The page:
This lie is a kindness.
John already lost Sherlock, buried him, and never managed to stop mourning him. There was no getting over Sherlock’s death for John, even after two years, and I expect he never really would have got over it if it had been true. When he talks about Sherlock two years on, he looks just as broken as he did immediately after it happened. Sherlock’s death always stays fresh for him, even after he decides to move on. That’s a wound that wouldn’t ever entirely heal, unless Sherlock could do the impossible thing and do what John asked of him: don’t be dead.
The first time, he could.
So this time around, Sherlock knows he’s going to die for real, but keeps that fact from John. He lets John think that after his six months undercover, he’ll have some unknown, new adventure somewhere. And then another, and another. Swashbuckling his way across the planet, getting into scrapes and getting out of them again. Instead of John mourning Sherlock’s death forever, he could imagine him out there somewhere solving crimes, being brilliant, making the world a less dark place. He’d read about mysterious, amazing things in the papers and wonder if it’s Sherlock’s work. For the rest of his life he could image him like that, Sherlock the lone crusader, changing the world, unable to come home, unable to take John with him, but not for lack of wanting to, and not for lack of love. It’s just circumstances beyond their control. He’d be gone, but for John he’d still out there. Missing Sherlock is hard, but mourning him is harder.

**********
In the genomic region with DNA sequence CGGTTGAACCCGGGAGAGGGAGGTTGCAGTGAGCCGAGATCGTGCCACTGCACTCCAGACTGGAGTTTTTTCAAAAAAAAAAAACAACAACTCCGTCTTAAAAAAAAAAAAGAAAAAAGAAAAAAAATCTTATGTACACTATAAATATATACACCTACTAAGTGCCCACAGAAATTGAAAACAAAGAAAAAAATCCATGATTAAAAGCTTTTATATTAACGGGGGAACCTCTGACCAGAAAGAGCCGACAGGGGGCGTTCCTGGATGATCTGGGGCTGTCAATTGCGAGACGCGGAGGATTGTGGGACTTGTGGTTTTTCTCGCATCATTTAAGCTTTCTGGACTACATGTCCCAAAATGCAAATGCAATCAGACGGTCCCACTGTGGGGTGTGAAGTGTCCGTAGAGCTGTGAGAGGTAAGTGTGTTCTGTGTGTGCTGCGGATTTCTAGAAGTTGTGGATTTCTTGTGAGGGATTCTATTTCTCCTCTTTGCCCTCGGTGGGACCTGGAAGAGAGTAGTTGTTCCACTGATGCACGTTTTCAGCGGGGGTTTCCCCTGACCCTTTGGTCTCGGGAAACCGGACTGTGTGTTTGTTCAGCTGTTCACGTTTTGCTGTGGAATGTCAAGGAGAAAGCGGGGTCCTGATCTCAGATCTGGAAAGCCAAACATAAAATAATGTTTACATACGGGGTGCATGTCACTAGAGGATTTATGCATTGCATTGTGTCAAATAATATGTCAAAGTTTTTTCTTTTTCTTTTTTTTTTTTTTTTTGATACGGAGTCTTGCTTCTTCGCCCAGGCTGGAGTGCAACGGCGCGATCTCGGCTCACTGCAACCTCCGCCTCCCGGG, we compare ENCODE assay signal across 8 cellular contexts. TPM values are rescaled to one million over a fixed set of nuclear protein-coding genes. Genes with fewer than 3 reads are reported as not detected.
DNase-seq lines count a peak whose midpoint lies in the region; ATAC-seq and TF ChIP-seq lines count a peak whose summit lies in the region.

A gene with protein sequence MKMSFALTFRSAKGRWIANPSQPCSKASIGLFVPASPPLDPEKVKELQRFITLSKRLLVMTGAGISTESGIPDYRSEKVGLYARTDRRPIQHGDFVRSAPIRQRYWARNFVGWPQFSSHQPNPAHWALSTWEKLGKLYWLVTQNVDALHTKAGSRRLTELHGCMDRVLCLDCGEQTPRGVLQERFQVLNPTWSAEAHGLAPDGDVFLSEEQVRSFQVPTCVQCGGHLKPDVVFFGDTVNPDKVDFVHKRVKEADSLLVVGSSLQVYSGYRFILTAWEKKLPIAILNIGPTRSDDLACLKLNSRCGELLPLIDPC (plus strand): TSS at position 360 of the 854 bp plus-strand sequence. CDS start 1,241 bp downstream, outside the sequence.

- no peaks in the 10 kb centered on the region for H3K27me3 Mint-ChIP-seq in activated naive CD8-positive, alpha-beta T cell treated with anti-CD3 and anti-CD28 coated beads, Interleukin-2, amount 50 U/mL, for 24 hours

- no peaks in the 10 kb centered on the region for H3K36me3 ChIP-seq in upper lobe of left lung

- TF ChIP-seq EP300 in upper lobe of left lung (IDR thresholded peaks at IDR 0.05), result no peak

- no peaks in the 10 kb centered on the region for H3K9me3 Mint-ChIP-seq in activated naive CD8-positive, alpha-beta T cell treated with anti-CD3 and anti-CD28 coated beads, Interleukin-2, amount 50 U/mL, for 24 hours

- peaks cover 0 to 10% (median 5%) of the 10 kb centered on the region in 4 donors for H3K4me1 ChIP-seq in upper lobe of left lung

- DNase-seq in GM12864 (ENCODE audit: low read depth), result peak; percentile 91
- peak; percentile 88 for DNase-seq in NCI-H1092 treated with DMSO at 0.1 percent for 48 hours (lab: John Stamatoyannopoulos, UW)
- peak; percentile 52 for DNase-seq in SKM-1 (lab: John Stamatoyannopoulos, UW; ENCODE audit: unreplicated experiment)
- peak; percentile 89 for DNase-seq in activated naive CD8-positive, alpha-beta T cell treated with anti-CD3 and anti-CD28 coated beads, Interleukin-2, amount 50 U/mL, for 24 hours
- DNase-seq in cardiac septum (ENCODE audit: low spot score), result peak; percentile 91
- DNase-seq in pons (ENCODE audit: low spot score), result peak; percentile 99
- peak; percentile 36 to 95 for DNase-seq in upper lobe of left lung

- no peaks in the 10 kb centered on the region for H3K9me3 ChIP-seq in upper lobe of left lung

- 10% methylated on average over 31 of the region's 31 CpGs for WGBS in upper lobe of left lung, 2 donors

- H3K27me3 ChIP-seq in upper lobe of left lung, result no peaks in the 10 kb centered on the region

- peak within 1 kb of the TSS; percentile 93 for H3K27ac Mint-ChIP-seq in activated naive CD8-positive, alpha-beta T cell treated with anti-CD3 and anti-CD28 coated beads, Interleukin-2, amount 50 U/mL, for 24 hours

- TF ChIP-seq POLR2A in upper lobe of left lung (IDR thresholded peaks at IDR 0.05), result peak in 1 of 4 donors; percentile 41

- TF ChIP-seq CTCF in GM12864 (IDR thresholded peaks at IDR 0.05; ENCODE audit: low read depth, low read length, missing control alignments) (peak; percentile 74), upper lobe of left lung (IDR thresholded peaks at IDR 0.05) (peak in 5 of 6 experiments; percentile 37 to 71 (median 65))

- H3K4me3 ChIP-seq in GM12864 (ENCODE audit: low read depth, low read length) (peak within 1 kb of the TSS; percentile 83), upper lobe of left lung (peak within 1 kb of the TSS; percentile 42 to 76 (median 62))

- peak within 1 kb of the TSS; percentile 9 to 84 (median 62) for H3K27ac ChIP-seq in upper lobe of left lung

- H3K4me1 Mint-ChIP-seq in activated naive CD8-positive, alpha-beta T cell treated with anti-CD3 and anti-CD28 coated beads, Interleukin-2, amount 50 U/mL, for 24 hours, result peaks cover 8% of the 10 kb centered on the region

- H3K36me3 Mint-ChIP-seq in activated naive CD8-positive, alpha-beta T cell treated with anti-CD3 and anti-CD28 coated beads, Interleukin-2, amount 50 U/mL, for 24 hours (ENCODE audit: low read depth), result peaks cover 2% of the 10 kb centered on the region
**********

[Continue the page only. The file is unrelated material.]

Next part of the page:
Mary can tell when Sherlock is lying, but John can’t, and Sherlock knows it.
Sherlock now understands what his death would do to John. So he very kindly gives him something better.